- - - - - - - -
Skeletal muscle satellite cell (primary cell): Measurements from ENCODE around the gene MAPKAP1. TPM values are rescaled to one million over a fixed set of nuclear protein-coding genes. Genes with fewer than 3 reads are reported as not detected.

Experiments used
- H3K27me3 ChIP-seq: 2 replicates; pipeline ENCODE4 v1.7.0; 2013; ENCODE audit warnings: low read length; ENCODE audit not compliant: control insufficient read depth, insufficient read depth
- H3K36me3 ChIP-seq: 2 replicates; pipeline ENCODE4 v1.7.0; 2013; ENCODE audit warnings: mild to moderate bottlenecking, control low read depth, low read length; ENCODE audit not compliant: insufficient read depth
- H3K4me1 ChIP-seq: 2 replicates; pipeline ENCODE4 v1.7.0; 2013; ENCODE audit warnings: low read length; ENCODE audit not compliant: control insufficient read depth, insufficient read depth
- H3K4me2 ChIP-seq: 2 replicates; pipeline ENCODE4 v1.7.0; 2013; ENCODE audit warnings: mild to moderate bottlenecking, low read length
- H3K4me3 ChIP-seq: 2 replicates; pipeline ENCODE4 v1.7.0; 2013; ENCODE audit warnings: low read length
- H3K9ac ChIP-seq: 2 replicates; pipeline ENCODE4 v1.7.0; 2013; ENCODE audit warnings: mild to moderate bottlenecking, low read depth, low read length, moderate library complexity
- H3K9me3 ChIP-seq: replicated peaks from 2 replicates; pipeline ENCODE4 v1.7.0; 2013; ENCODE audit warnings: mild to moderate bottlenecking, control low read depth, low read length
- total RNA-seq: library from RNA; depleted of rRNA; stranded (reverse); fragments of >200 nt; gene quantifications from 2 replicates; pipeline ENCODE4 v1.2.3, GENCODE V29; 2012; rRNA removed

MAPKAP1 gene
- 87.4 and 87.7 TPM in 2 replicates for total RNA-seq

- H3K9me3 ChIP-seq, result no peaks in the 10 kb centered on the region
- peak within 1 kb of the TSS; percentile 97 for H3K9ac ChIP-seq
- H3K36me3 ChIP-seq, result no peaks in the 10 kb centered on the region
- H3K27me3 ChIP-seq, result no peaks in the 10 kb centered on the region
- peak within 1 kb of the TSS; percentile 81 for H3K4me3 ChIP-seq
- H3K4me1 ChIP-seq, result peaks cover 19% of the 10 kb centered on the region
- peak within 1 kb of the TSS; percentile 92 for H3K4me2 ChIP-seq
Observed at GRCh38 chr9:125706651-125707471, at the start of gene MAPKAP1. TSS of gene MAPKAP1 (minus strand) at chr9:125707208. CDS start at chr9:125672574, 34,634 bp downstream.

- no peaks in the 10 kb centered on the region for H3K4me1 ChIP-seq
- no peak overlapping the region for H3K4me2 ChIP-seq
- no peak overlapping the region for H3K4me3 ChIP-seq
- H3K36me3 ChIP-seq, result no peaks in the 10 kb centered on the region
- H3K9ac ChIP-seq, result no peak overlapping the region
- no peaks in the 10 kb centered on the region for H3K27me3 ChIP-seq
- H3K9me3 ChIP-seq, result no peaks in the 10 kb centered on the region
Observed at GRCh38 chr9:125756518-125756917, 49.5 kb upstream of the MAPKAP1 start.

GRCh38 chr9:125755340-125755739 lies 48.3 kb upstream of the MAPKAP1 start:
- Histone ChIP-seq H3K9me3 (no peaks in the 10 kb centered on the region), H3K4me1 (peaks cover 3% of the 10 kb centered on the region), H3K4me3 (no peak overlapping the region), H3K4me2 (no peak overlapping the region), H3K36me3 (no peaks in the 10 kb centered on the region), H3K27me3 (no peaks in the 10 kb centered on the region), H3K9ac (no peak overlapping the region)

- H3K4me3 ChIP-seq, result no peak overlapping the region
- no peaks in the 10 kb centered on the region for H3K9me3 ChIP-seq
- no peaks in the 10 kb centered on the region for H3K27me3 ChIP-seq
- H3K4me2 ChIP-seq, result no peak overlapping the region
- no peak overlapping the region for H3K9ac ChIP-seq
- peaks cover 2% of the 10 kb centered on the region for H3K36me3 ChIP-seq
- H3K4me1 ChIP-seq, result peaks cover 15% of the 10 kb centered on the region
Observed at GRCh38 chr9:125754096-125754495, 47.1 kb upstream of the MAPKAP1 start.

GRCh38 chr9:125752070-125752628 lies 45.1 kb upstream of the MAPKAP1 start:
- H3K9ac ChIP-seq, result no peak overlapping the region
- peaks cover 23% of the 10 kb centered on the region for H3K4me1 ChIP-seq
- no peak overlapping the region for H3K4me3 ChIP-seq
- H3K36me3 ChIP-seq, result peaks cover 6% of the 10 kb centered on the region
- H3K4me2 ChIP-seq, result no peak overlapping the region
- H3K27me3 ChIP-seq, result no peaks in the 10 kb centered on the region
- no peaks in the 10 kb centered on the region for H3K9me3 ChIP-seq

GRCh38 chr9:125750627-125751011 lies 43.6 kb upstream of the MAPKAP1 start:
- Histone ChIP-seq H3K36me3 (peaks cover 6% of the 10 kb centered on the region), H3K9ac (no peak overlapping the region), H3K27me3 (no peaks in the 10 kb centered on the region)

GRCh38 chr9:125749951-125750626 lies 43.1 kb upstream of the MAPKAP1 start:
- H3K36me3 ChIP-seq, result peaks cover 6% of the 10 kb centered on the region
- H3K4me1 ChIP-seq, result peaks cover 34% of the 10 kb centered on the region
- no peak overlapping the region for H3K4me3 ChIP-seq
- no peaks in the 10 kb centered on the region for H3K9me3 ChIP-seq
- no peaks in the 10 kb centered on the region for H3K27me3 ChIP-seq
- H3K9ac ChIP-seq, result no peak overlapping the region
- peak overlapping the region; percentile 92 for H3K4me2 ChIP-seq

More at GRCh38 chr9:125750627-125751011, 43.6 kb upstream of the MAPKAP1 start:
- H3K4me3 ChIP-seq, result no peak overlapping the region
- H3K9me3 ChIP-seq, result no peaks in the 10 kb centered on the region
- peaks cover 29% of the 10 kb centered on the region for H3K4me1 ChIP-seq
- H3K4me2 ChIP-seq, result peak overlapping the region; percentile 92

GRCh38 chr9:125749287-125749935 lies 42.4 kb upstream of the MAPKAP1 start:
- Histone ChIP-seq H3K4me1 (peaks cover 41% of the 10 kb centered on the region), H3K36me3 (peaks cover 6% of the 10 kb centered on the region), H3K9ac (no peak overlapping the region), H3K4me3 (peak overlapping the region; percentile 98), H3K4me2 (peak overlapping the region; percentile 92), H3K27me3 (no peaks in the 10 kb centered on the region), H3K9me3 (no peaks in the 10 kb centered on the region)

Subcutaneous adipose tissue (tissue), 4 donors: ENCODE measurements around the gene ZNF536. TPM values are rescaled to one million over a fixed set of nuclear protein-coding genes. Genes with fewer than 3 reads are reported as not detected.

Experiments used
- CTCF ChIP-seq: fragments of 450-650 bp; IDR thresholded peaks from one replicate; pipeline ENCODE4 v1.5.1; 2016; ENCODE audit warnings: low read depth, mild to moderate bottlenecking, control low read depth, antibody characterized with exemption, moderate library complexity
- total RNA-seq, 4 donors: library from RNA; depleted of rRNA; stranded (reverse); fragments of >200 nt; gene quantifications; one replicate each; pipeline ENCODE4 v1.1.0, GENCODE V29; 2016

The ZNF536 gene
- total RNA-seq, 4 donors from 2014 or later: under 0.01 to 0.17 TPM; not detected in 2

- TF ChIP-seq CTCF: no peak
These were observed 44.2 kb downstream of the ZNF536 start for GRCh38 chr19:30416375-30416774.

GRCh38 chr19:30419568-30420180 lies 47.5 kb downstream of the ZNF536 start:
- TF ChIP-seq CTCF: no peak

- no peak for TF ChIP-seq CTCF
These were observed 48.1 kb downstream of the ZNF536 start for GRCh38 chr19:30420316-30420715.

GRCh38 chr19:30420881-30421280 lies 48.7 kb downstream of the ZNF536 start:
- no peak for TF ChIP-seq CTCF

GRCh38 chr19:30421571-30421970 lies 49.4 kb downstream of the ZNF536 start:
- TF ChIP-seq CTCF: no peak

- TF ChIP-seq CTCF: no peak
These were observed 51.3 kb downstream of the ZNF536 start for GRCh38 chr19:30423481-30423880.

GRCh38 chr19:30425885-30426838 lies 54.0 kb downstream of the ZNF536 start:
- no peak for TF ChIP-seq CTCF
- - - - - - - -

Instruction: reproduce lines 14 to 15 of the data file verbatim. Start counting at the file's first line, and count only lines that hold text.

- peak within 1 kb of the TSS; percentile 97 for H3K9ac ChIP-seq
- H3K36me3 ChIP-seq, result no peaks in the 10 kb centered on the region